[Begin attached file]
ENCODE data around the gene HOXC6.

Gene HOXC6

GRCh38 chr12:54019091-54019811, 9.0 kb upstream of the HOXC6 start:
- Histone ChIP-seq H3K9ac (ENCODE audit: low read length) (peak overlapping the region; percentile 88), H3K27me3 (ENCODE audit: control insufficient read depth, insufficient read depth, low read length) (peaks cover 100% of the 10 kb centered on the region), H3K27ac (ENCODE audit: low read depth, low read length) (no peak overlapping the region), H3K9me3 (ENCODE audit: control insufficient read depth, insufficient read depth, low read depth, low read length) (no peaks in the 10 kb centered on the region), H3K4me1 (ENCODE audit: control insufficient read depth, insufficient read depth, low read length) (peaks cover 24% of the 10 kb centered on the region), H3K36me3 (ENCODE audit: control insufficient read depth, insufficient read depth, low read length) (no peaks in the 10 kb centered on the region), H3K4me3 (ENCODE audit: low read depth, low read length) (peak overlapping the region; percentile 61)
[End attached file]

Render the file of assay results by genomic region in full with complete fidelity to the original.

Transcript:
ENCODE data around the gene HOXC6.

Gene HOXC6

GRCh38 chr12:54019091-54019811, 9.0 kb upstream of the HOXC6 start:
- Histone ChIP-seq H3K9ac (ENCODE audit: low read length) (peak overlapping the region; percentile 88), H3K27me3 (ENCODE audit: control insufficient read depth, insufficient read depth, low read length) (peaks cover 100% of the 10 kb centered on the region), H3K27ac (ENCODE audit: low read depth, low read length) (no peak overlapping the region), H3K9me3 (ENCODE audit: control insufficient read depth, insufficient read depth, low read depth, low read length) (no peaks in the 10 kb centered on the region), H3K4me1 (ENCODE audit: control insufficient read depth, insufficient read depth, low read length) (peaks cover 24% of the 10 kb centered on the region), H3K36me3 (ENCODE audit: control insufficient read depth, insufficient read depth, low read length) (no peaks in the 10 kb centered on the region), H3K4me3 (ENCODE audit: low read depth, low read length) (peak overlapping the region; percentile 61)